In the world of iPads, Google Glass and even bitcoin, voting technology remains stuck in a virtual dark age. Nearly 14 years after the 2000 election recount debacle in Florida, election officials now face the challenge of replacing voting machines that are on their last legs in a rapidly changing tech world that’s moved even beyond the changes spurred by that voting mess. Transitioning to modern voting machines, however, won’t be easy due to a lack of advanced machines, small budgets and a burdensome regulatory process. The next frontier to replace aging and unreliable machines should be commercially made and software-only products, the Presidential Commission on Election Administration said in a January report. “Tablet computers such as iPads are common components of these new technologies. They can be integrated into the check-in, voting and verification processes in the polling place,” the report said. President Obama formed the 10-member commission to help streamline future elections in the wake of long waits at polls in 2012. Calling the state of voting technology an “impending crisis,” the commission urged jurisdictions to begin exploring new equipment to prepare for elections over the next decade.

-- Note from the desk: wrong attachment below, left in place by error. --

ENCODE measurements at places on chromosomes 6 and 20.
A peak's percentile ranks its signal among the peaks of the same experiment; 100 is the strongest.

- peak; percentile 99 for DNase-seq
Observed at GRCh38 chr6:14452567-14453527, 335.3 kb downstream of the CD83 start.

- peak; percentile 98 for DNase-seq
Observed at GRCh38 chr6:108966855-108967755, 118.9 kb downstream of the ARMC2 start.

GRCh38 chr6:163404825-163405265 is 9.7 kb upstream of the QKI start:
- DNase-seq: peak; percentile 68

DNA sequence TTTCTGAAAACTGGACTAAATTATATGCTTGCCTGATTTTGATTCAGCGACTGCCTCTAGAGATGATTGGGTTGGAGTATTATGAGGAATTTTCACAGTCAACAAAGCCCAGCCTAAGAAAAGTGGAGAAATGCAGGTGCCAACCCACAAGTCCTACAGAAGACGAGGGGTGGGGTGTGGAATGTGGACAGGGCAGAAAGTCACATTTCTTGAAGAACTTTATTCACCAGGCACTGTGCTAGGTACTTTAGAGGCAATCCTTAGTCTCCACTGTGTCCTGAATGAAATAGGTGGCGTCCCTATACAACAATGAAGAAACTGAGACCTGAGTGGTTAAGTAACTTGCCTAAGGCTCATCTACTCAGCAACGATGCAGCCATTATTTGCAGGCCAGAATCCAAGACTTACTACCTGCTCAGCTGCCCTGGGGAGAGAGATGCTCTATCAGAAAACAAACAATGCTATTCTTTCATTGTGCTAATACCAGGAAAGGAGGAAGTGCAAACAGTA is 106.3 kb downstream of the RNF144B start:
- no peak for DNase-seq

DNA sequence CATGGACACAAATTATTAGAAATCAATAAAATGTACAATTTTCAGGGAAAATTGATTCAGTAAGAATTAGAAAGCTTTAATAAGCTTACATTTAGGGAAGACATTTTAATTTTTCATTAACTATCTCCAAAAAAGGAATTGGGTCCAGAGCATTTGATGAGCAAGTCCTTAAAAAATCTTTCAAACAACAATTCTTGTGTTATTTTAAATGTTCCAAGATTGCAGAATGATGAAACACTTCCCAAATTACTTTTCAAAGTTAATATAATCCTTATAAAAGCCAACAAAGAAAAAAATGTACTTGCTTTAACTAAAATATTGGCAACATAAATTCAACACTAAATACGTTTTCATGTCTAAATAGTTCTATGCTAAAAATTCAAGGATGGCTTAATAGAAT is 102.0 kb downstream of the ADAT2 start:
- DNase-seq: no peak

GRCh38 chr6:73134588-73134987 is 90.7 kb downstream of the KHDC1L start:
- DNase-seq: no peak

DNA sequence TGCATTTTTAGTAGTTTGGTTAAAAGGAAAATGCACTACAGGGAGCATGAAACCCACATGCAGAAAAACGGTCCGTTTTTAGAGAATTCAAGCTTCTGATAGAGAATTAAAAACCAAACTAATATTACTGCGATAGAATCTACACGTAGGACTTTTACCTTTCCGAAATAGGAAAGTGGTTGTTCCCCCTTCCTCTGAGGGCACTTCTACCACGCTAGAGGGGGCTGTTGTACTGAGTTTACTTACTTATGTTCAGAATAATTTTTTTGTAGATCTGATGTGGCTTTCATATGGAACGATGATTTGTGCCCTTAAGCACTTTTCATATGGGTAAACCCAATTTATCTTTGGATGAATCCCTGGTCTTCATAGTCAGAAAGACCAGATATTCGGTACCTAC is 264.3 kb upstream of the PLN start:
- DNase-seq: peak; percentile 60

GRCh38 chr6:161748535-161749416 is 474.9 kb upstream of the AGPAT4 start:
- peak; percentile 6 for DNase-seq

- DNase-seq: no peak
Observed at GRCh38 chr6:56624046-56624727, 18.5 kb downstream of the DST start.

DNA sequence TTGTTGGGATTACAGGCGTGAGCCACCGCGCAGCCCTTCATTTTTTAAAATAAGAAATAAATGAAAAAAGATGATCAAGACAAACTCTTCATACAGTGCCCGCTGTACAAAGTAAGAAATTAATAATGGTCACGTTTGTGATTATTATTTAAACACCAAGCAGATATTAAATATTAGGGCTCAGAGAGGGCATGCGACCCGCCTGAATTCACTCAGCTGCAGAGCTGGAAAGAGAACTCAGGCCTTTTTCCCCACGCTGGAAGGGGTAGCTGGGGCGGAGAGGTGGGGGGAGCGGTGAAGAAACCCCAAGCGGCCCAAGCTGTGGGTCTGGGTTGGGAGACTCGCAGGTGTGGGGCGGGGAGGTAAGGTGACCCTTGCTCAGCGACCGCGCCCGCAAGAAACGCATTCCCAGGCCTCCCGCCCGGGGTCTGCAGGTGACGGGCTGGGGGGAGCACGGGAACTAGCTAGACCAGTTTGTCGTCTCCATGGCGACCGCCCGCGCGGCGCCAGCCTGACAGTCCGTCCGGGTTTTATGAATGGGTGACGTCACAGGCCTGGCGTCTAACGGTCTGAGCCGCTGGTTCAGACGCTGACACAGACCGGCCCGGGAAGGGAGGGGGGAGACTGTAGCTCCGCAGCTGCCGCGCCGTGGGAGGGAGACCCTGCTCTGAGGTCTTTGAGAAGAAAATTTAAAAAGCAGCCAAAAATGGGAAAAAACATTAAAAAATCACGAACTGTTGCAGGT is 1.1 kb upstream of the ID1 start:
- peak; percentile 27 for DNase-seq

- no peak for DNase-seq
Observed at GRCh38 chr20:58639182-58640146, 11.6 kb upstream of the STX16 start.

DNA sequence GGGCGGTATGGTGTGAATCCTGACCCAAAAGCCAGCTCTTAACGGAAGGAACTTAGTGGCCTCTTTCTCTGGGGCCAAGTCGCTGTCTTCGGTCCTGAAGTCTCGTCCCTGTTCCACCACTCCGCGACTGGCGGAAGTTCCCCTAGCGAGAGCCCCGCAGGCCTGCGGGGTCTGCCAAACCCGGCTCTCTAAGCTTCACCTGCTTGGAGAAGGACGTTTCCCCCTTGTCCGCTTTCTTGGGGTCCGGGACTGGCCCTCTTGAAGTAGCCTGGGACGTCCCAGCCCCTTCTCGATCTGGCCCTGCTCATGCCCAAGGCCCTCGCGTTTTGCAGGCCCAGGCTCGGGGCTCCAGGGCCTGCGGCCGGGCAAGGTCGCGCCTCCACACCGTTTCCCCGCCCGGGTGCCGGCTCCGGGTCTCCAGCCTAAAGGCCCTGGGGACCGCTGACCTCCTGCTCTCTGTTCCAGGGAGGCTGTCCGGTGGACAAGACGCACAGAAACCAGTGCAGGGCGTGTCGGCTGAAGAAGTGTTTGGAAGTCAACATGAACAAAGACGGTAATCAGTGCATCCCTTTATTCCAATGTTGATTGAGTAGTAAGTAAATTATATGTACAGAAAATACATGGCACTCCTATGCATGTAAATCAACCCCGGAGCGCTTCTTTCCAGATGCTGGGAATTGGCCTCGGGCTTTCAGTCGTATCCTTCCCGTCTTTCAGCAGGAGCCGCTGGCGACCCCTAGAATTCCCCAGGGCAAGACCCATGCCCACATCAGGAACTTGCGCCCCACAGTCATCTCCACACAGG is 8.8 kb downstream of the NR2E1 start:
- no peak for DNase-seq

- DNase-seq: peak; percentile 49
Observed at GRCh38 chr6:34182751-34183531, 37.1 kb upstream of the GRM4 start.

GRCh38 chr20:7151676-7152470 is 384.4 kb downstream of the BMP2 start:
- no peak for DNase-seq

Most existing voting machines were purchased in the mid-2000s, after Congress appropriated $3.9 billion to states in the Help America Vote Act (HAVA) of 2002.
… The Verified Voting Foundation is another group that has been tracking states’ voting technology and its effect on election turnout. Its president, Pamela Smith, attended a conference in early 2012, where one experienced Midwest election official told her about equipment breaking down in her area. “She said in her pre-primary testing, 25 percent of equipment wasn’t working at all. My jaw just hit the table,” she told The Hill.
Now, Smith fears the midterm elections this November could mirror the breakdown of machines from two years ago. “There’s probably more equipment that may have broken down in the interim,” she said. “The only other thing that’s going to help is that it is a big two-year election, but it’s not the four-year, so there may be slightly lower turnout.”
Full Article: Problem at the polls: Tech stuck in past | TheHill.